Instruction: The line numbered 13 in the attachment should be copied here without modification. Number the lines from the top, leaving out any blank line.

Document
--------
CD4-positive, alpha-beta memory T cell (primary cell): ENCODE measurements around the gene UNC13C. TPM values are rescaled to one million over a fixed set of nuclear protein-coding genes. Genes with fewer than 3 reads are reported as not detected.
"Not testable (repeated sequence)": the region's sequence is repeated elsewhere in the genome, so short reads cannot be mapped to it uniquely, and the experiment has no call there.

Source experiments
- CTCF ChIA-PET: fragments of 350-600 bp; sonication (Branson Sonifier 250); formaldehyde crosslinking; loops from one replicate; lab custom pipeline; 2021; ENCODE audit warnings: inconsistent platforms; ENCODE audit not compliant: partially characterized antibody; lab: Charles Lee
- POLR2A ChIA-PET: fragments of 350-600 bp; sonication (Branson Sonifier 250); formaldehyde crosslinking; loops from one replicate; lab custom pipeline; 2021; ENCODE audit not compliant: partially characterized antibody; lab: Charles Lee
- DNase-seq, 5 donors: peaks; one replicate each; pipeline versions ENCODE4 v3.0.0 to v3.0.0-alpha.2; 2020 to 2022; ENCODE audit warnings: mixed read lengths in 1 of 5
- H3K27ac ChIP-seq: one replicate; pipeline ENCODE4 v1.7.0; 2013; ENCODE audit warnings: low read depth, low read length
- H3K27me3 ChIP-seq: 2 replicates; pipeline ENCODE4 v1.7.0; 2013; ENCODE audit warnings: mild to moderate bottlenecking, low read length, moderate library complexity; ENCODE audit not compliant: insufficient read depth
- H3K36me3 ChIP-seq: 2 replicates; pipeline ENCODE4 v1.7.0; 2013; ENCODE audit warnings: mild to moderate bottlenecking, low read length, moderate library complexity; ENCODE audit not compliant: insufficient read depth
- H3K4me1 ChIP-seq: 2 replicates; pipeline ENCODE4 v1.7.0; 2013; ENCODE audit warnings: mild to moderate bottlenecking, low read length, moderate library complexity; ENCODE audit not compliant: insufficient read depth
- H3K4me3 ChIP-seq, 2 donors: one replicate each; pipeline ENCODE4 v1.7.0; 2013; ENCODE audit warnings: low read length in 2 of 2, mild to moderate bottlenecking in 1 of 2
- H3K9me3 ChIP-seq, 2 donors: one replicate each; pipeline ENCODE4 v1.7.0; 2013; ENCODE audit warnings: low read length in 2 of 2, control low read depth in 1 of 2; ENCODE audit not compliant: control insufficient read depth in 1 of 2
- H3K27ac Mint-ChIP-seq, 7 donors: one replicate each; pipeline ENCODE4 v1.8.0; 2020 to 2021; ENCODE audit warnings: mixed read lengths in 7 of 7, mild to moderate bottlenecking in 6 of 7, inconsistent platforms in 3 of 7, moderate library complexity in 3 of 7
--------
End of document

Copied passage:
- H3K27ac Mint-ChIP-seq, 7 donors: one replicate each; pipeline ENCODE4 v1.8.0; 2020 to 2021; ENCODE audit warnings: mixed read lengths in 7 of 7, mild to moderate bottlenecking in 6 of 7, inconsistent platforms in 3 of 7, moderate library complexity in 3 of 7